If someone tells you about a problem they are facing, think about your response before responding.
Your husband tells you he is disgusted with his job. The people he works with are idiots. You immediately respond, “Why don’t you tell the boss what you’re up against; how they don’t pull their weight?”
Now your husband has two problems. He still is disenchanted with his job. And he has to fend off your knee-jerk suggestion of talking to the boss.
Your wife says, “What a great day. Let’s pack a picnic basket and take the girls to the park.”
Your knee-jerk response: “I don’t think so. That doesn’t sound good to me.”
Your wife says, “Oh, come on. It’ll be fun.”
You again say no.
To this second turn-down your wife shrugs and says okay.
About 20 minutes later, after some thought on your part, you go back to your wife and say, “Okay, let’s go to the park.”
You leave a meeting hopping mad. You meet your friend and tell her you are furious at the way your co-worker Jim behaved at the meeting. He acted as though your committee had done nothing constructive. He cut you off when you were talking. He made one sarcastic response after another.
The friend you are spilling your guts to says, “Maybe he’s just had a bad day. Maybe he had a fight with one of his kids. Don’t be so hard on him.”
Why is your friend taking Jim’s side? You wonder. This woman is supposed to be your friend. In fact, she doesn’t even know Jim, so why would she be defending him?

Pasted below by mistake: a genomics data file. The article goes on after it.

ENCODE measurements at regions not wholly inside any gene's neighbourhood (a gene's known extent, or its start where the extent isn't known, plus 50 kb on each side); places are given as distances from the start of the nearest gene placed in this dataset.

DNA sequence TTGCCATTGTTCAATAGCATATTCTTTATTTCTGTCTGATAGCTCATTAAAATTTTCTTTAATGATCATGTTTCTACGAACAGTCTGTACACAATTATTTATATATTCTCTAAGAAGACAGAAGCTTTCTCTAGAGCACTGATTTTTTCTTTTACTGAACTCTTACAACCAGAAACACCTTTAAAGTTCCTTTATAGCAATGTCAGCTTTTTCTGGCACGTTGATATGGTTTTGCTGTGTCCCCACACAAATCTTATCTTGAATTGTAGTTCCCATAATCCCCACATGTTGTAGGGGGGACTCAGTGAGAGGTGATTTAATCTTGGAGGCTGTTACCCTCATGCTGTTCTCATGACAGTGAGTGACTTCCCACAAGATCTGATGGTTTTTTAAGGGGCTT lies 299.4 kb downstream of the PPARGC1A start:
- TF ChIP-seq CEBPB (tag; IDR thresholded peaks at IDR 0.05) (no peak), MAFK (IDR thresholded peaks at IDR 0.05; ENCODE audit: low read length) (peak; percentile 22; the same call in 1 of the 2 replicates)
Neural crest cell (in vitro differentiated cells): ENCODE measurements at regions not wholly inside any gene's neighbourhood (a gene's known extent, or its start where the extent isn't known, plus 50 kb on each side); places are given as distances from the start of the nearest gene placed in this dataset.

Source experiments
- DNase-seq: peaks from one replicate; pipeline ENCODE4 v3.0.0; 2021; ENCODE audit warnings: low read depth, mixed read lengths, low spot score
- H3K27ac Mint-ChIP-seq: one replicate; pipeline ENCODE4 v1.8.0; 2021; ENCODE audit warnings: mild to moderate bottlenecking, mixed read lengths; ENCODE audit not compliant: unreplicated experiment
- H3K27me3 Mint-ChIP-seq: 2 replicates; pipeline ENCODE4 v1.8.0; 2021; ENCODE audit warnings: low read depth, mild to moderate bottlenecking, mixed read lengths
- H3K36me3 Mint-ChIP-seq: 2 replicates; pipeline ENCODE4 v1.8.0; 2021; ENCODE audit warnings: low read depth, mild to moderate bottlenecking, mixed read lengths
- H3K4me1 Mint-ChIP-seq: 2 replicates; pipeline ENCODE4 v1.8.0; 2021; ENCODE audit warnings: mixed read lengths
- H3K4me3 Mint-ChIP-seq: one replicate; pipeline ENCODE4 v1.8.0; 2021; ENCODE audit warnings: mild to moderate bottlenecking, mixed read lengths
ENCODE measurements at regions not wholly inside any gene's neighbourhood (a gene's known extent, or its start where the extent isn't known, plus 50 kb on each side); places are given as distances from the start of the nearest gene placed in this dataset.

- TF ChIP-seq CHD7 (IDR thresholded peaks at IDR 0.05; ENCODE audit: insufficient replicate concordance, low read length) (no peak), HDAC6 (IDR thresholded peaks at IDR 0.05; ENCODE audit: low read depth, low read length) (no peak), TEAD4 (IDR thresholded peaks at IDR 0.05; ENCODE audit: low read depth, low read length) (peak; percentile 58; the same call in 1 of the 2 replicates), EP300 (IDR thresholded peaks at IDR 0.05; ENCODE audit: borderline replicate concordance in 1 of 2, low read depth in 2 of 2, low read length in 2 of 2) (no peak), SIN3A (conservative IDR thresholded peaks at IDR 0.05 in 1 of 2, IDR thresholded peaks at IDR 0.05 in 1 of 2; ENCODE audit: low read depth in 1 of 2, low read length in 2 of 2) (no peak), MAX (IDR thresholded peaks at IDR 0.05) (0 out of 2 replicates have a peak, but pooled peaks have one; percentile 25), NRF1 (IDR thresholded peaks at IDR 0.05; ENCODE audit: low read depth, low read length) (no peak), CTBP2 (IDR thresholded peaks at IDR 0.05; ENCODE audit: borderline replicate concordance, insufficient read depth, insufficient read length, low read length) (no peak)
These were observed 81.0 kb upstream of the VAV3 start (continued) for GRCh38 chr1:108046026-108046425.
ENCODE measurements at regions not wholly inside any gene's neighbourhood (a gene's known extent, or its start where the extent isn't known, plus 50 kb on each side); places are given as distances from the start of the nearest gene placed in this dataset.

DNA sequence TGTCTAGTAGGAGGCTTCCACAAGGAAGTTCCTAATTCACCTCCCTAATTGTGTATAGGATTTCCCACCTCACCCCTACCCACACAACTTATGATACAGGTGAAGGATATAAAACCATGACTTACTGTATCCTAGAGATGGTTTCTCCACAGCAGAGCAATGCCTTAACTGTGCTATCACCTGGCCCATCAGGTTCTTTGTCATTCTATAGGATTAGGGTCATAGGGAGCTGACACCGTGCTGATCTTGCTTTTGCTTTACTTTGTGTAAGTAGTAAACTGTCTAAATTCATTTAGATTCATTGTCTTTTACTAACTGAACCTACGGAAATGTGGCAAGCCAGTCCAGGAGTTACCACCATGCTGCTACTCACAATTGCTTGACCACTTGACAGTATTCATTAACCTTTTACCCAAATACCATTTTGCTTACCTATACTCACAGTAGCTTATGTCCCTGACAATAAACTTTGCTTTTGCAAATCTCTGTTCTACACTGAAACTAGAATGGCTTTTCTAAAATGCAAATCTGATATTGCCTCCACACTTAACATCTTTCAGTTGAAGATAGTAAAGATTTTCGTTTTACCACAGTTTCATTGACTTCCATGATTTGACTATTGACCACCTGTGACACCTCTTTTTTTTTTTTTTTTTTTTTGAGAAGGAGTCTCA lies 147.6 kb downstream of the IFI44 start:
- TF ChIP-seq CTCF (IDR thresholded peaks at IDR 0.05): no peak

You decide to join a gym. You tell your mother you’re working out three mornings a week. Your mother says, “That’s ridiculous. You need your rest. You don’t need to be getting up at the crack of dawn three mornings a week to go to some silly gym.”
You feel deflated and annoyed. You told your mother because you wanted to share your new endeavor and you wanted her support.
I have just presented four typical knee-jerk responses.
First I described the wife who jumps in and tries to solve her husband’s problem instead of simply listening to him complain. This is the problem-solving knee-jerk response.
In the next story, the husband immediately says no to his wife’s suggestion of going to the park. His is the “no” knee-jerk response.
In the third scenario, your friend defends Jim and starts making all kinds of excuses for him. This is the “let’s make it better” knee-jerk response.
In the fourth incident, Mom is unsupportive and critical of your early morning workouts. Hers is a “devil’s advocate” knee-jerk response.
Unfortunately, all these responses are inappropriate. The person who started each conversation wanted only to be listened to, to get some sympathy, and to get some approval.
Ask yourself, Which knee-jerk response do I usually have? Do I need to do anything differently?
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